The Robins Come To The Rescue



Saving the Little Birds from Danger.

Saving the Little Birds from Danger.




The honeysuckles were beginning to bud. Already the humming-birds were hovering near and had built a nest right in the heart of the vine. This vine was in a nice old-fashioned garden, but near by there was a vacant lot which was very swampy.

“You know the garden by the vacant lot?” began daddy.

“Yes,” replied both children, “are you going to tell us a story about that garden?”

“I am going to tell you,” said daddy, “about the mother humming-bird whose little ones were attacked by a cruel snake when they were rescued by the brave robins.

“The snake had come over from the vacant field and had crawled up the honeysuckle vine as the mother humming-bird had gone off for some food. Some robins hovering near had seen the awful snake. They had cried out in terror and had flown over to the nest.

“The mother humming-bird heard the cries and hurried back, but the robins had frightened off the snake. The snake was not a very large one, and really he had been frightened by all the noise the robins had made, and when he saw so many birds flying toward him he got away very quickly.

“The mother humming-bird got back just as the snake was leaving the nest.

“She couldn’t thank the robins enough for flying to the rescue and saving her beloved little ones, but the robins didn’t want any thanks. They were thankful, too, that the dear little birds had been saved, for birds are very loyal to one another and will risk any danger to save each other.”

“I am so glad,” said Evelyn, “that the little humming-birds were saved, for I love to see them having such a good time in the honeysuckle vines, and the more there are of them the nicer it makes the summer seem.”

“It was brave of the robins to come to the rescue, though, wasn’t it, daddy?”

“Indeed it was,” said daddy; “but almost all animals and birds will do anything they can to help one another, and they seem to forget that there is such a thing as being afraid if they see any creature in danger or distress.

“After the mother humming-bird had recovered from the awful fright, and after the little ones had shown that they were perfectly well and strong, with no ill effects from their fright, the mother humming-bird invited the robins to partake of the delicious meal she had succeeded in getting before the cries came from the robins.”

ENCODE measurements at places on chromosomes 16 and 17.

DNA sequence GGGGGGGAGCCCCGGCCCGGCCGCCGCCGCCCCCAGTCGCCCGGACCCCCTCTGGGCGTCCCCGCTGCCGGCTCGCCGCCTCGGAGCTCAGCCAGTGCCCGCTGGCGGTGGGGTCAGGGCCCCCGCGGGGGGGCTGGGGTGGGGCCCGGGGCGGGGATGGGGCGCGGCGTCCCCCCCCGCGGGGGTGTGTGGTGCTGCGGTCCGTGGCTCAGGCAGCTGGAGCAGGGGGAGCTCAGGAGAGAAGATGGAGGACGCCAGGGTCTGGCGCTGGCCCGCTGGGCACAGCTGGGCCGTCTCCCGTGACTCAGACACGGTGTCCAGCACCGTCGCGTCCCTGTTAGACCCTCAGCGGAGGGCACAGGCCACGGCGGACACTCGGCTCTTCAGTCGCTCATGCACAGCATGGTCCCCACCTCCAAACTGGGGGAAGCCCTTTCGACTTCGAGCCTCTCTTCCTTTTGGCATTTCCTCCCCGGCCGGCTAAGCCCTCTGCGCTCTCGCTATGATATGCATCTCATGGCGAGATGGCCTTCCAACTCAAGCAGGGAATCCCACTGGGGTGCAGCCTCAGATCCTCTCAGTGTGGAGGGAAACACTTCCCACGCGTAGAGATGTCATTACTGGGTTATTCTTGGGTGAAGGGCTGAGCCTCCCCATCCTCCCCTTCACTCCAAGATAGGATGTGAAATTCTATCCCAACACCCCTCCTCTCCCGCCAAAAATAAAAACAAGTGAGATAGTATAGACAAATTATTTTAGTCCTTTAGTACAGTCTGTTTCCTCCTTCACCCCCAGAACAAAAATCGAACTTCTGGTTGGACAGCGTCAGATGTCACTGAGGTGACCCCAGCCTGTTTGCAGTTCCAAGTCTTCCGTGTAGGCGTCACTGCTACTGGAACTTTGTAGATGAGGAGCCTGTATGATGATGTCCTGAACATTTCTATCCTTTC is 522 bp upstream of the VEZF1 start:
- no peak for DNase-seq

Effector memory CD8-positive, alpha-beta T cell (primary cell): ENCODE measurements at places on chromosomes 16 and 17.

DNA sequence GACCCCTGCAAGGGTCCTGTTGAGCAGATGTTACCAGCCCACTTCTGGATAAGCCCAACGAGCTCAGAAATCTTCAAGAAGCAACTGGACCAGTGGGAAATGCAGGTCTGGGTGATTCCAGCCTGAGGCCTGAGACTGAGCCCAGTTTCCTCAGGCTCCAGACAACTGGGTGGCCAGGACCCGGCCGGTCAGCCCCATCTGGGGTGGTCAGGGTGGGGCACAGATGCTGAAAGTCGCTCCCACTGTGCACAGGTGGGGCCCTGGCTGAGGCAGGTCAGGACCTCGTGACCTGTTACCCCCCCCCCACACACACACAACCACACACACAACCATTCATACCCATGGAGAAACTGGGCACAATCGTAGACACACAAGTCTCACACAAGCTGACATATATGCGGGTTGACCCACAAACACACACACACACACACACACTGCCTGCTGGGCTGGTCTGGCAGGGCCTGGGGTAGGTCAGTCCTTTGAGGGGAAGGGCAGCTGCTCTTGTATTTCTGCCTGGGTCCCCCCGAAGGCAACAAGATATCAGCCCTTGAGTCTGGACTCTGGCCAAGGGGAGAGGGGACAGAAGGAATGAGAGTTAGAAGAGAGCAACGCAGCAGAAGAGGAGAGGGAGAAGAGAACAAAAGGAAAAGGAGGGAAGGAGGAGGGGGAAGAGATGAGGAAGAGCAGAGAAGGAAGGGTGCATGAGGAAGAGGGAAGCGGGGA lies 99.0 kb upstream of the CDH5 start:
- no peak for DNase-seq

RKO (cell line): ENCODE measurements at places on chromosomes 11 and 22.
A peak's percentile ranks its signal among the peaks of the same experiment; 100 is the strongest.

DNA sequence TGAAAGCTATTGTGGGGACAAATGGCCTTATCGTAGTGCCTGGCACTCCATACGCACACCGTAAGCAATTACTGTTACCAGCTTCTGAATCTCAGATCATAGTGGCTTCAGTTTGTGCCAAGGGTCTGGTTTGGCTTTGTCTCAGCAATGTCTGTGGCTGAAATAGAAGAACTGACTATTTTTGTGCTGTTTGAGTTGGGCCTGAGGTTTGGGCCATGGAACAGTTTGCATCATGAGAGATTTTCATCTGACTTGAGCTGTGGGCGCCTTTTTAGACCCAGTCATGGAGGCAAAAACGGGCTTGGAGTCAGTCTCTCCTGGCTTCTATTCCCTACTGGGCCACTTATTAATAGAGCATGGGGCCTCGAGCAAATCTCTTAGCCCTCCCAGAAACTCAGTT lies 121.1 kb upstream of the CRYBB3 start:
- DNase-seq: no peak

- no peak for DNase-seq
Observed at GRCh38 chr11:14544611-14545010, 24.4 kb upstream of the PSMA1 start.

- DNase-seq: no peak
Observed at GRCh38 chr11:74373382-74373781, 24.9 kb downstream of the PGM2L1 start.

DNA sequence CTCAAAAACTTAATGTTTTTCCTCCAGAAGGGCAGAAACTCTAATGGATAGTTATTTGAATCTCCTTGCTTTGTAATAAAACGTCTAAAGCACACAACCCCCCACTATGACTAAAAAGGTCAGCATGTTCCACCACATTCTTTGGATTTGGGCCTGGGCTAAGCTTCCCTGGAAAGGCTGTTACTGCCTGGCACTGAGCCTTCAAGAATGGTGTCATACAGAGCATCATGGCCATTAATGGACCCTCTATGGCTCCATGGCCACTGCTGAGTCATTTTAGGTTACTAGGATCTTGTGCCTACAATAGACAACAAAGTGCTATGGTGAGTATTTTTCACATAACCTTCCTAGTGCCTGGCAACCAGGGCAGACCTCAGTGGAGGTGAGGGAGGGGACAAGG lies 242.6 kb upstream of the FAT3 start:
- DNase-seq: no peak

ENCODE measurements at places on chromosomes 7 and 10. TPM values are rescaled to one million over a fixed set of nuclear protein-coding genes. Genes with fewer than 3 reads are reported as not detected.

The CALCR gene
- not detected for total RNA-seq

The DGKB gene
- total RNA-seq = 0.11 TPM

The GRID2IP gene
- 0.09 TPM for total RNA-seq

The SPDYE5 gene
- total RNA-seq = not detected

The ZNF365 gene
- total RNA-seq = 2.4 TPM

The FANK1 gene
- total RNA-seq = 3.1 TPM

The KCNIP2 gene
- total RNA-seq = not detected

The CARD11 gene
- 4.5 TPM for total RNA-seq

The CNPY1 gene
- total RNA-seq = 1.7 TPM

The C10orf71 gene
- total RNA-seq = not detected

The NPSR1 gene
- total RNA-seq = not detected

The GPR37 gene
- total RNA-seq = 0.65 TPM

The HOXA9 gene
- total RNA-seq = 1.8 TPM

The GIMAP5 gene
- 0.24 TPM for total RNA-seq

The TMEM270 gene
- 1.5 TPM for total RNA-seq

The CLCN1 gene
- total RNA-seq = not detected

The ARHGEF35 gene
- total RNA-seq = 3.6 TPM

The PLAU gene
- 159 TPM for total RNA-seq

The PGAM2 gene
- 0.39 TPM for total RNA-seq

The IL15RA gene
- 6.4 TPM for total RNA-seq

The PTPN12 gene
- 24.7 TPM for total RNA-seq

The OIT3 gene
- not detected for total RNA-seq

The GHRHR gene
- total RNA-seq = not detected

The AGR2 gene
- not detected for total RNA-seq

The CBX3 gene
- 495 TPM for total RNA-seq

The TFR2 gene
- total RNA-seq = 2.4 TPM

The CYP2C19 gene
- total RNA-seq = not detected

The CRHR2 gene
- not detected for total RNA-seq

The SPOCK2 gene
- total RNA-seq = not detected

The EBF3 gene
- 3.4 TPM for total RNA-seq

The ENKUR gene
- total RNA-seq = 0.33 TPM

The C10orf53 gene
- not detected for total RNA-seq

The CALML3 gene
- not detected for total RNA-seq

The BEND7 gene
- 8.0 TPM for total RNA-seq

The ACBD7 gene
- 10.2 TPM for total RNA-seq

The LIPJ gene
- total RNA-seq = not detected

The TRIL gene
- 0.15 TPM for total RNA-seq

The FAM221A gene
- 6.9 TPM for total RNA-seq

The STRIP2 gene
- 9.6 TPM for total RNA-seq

Daddys Bedtime Story Images (34)


Lee’s Addition:

Then shalt thou walk in thy way safely, and thy foot shall not stumble. (Pro 3:23)

Did the Robin brag about what they did? No. Was the Humming-bird thankful? Yes. Were they friends, yes. What can we learn from this story?

We should be willing to watch out for our friends and we should not forget to appreciate and thank those who do things for us. Also, the Lord said that He knows about the birds (Sparrows) and cares about them and us. The Lord cares more about you than the birds.

Are not five sparrows sold for two farthings, and not one of them is forgotten before God? But even the very hairs of your head are all numbered. Fear not therefore: ye are of more value than many sparrows. (Luk 12:6-7)


Another Bird Tales


Daddy’s Bedtime Bird Stories – Gutenberg ebooks


Mary Graham Bonner

With four illustrations in color by
Florence Choate and Elizabeth Curtis

Daddys Bedtime Story Images


These stories first appeared in the American Press Association Service and the Western Newspaper Union.

Many of the sketches in this volume are the work of Rebecca McCann, creator of the “Cheerful Cherub,” etc.

Daddy's Bedtime Bird Stories by Mary Graham Bonner - 1917

Daddy’s Bedtime Bird Stories by Mary Graham Bonner – 1917



Painted Bunting (Passerina ciris) ©©Flickr



  Bird Tales






  Daddy’s Bedtime Bird Stories




Spanish Sparrow (Passer Hispaniolensis) female ©WikiC


  Wordless Birds





American Robin (Turdus migratorius) eating by Jim Fenton



  Turdidae – Thrushes Family





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